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Letters of the Week: November 7 - November 11

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  1. ImmigrationLawBlogs's Avatar
    Unfortunately, Hillary's election will kill any chance we might otherwise have had at achieving comprehensive immigration reform during the next administration.
    Schumer is wrong; if Hillary Clinton is elected, immigration reform will be impossible.(October 18, 2016),

    Nolan Rappaport
  2. Julian Ortuondo's Avatar
    Endorsing Hillary Clinton is endorsing Democrat's ways. Mr. Obama is an expert in selecting his friends for public offices. Check this: ://, CRITICISM. Due to this populism of Democrats, I WAS BANNED FROM VOTING by Mamet and harassed at the Embassy?s sidewalk just like during Hitler times. Keep voting this and sooner or later America will be lost. Mark my words. God bless America.
  3. ImmigrationDaily's Avatar
    And Obamas Rocket Docket where over 40,000 individuals were deported without representation doesn't bother you. This policy will continue under a Clinton White House.

    - Paul Tallini
  4. ImmigrationDaily's Avatar

    - Joanne Orizal
  5. ImmigrationDaily's Avatar
    I deeply regret not being more proactive on contacting you as you perhaps did not realize that there is a dedicated pro Immigration candidate running on the ballot in all 50 States. He represents also a 45 year old party, the Libertarian Party, whose platform has consistently spoken to the injustice and educated many on the need for drastic reform in immigration. Gary Johnson, the LP candidate, in his many, many talks across the country never neglects speaking out about the terrible immigration system and the need for easily implemented but drastic changes.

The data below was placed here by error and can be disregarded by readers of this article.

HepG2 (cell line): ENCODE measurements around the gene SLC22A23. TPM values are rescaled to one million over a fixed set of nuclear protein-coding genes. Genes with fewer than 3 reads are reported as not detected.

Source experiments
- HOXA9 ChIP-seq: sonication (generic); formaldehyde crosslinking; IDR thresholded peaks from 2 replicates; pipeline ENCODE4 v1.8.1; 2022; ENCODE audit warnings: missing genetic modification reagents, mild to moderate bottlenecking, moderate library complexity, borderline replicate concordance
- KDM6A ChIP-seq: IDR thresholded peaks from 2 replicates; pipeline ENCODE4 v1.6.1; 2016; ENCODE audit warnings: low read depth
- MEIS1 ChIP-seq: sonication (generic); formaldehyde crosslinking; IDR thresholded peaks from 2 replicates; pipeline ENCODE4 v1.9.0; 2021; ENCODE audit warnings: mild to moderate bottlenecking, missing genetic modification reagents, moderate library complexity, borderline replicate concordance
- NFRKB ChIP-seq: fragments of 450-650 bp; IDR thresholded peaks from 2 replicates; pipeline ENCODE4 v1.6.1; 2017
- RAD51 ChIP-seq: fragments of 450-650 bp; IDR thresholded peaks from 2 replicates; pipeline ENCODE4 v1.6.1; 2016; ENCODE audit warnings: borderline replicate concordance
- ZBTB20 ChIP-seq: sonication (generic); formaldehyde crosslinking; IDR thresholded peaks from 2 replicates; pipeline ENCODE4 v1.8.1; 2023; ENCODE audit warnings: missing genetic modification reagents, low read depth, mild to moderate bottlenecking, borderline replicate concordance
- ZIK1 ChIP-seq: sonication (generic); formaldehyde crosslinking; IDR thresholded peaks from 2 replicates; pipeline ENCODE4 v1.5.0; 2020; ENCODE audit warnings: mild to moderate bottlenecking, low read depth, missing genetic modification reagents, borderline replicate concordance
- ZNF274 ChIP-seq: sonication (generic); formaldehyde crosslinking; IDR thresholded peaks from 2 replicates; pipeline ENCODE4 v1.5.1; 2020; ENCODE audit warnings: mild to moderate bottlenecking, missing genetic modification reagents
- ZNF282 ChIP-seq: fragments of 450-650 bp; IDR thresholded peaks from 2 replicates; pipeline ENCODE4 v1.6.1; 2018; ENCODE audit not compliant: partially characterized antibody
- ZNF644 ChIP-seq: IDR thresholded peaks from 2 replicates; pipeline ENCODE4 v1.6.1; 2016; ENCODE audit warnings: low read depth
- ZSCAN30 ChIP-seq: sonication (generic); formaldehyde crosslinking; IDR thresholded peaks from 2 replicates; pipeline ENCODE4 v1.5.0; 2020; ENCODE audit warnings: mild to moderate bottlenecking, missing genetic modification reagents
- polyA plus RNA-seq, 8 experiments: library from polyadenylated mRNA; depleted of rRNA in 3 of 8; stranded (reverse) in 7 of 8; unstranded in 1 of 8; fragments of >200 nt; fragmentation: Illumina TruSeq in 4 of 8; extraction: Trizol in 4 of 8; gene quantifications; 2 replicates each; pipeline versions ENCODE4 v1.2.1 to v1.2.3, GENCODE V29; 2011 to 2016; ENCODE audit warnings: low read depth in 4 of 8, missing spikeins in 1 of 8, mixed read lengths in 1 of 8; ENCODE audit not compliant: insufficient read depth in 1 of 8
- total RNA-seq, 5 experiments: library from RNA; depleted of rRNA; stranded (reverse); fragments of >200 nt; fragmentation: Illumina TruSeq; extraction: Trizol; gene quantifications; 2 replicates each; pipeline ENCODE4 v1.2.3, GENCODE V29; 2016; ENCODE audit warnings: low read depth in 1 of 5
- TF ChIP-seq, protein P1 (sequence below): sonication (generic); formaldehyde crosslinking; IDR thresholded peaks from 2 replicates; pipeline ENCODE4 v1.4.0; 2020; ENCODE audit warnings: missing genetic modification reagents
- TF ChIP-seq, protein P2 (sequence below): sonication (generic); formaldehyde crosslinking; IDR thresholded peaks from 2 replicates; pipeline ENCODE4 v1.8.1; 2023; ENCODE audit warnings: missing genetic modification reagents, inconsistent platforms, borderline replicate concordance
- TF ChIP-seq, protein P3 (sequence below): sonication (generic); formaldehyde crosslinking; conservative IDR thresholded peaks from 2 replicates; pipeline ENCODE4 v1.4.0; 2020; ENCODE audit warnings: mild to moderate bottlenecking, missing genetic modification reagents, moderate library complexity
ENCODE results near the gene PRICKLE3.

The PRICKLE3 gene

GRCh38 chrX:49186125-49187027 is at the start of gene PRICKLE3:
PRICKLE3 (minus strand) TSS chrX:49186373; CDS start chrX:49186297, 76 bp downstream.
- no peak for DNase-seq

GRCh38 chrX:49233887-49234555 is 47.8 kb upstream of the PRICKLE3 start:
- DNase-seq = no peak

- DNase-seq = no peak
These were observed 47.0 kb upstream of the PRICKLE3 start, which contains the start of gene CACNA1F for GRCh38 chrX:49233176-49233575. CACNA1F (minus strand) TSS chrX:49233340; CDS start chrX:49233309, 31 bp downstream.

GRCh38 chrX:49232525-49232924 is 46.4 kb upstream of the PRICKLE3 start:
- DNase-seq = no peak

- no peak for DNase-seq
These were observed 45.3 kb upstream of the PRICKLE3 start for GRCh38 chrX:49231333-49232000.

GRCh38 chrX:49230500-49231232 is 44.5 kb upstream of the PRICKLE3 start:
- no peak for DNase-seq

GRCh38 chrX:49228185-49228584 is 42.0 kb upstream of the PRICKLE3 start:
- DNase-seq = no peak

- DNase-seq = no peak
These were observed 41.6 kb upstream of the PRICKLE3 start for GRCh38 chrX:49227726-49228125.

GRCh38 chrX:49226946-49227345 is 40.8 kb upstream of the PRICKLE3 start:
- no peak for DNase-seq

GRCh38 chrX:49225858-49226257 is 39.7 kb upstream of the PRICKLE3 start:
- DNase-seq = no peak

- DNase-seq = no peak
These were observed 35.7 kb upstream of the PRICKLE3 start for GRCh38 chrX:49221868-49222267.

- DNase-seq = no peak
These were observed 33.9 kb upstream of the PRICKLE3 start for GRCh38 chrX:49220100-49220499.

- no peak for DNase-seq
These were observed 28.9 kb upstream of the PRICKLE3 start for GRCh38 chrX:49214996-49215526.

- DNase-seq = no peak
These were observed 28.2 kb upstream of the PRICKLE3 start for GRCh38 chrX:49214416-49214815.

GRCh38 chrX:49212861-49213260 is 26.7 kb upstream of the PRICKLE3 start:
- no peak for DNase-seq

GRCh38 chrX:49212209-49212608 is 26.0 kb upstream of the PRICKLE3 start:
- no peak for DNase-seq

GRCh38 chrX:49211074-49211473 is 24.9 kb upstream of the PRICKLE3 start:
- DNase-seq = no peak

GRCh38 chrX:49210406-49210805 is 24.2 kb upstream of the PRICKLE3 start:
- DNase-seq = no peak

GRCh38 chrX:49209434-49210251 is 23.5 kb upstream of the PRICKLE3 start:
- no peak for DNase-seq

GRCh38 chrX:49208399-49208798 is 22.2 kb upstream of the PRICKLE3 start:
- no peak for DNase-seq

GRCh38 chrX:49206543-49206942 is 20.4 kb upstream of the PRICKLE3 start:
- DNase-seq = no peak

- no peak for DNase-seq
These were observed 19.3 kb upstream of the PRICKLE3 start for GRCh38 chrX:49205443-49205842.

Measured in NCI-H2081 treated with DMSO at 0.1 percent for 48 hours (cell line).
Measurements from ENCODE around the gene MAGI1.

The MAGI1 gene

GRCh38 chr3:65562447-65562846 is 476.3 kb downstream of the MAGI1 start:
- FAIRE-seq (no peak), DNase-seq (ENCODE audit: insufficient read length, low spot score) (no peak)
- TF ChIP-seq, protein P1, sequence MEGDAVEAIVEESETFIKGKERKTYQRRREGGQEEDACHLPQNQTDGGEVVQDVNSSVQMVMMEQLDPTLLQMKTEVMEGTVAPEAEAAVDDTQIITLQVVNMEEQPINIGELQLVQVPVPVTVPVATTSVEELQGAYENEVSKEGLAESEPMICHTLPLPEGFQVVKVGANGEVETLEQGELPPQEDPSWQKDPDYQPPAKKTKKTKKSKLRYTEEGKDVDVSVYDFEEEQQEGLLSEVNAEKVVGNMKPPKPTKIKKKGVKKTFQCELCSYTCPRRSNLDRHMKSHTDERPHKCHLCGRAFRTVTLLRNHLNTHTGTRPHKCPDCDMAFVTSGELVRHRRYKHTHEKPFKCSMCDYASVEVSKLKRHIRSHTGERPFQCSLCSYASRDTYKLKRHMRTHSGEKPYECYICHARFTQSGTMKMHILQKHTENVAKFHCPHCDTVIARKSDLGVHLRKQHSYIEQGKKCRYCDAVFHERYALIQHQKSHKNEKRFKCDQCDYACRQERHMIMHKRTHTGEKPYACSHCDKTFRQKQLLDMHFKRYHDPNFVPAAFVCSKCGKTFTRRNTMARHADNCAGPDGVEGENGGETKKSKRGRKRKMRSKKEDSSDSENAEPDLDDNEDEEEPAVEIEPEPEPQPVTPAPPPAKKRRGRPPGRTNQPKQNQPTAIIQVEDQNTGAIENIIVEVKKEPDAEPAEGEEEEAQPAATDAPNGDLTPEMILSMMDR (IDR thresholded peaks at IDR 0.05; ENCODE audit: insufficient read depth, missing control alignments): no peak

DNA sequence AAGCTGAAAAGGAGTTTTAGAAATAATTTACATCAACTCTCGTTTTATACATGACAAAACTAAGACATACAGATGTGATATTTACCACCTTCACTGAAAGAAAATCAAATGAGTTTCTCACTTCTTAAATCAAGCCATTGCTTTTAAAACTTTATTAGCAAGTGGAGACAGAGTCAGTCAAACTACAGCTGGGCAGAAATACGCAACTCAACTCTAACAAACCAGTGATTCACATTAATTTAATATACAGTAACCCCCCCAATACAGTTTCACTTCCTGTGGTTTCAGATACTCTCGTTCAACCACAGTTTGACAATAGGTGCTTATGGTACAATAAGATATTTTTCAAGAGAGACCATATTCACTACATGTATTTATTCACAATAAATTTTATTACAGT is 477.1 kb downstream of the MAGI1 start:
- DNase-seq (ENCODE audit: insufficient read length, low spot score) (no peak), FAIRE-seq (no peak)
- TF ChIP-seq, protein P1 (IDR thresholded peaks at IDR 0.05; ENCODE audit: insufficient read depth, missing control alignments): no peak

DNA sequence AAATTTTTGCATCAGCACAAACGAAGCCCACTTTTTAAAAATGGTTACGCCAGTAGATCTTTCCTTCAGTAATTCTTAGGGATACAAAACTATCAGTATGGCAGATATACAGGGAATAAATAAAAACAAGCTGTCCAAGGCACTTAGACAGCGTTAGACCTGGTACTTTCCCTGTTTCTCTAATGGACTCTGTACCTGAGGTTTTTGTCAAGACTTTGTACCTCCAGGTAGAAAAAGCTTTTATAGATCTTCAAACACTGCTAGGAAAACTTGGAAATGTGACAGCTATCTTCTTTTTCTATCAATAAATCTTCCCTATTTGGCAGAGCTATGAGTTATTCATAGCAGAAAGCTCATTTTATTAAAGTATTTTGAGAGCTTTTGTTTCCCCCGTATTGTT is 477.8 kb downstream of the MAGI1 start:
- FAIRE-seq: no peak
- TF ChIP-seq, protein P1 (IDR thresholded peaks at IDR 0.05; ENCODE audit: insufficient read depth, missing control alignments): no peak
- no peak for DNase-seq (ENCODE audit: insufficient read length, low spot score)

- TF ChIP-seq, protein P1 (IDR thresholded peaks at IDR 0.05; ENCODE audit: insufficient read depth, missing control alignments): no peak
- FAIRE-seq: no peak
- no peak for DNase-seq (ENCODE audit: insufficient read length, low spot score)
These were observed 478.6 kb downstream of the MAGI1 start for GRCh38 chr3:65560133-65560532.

He also would never call Latinos whiny (nor black teenagers Black Predators)as Ms. Clinton did, nor would he ever engage in the terrible rhetoric that Mr. Trump does. Because of his simply good manners, fairness, and honest character, he earned the respect of all ethnicities, religions and races. Johnson represented New Mexico as a two term Governor in a Democrat State yet managed to gain cooperation with all for economic improvement.

    Please do not say you knew of him but "knew" he could not win. He (like many of our candidates the past 45 years) was on the ballot in all 50 States with more than enough possibility of electoral college votes, just as Trump and Clinton.

    Most important to emphasize is that he has the background of governing and persuasion, and a reputation for extreme honesty. He was successful first as a true self made business man. He is sincerely dedicated to justice and has no scandals or pay to play skeletons in his closet. Also I might mention he had glowing endorsements from a number of major newspapers who took the time to seriously vet him and gave him their endorsement on many issues. Sadly I did not contact you as Gary is one of the best spokespeople for a pro immigration effort one could imagine.

    You are welcome to use this.
    Also may edit as long as intent not changed.

    - Lynn Atherton-Bloxham
  6. ImmigrationLawBlogs's Avatar
    American voters put our democracy in danger on November 8 by electing a potential dictator as president. I say this despite Trump's conciliatory, respectful and inclusive victory remarks, which had none of the hate and venom that has characterized so much of his campaign, and in which he promised to be a president who would serve Americans of all races and religions and to bring the country together.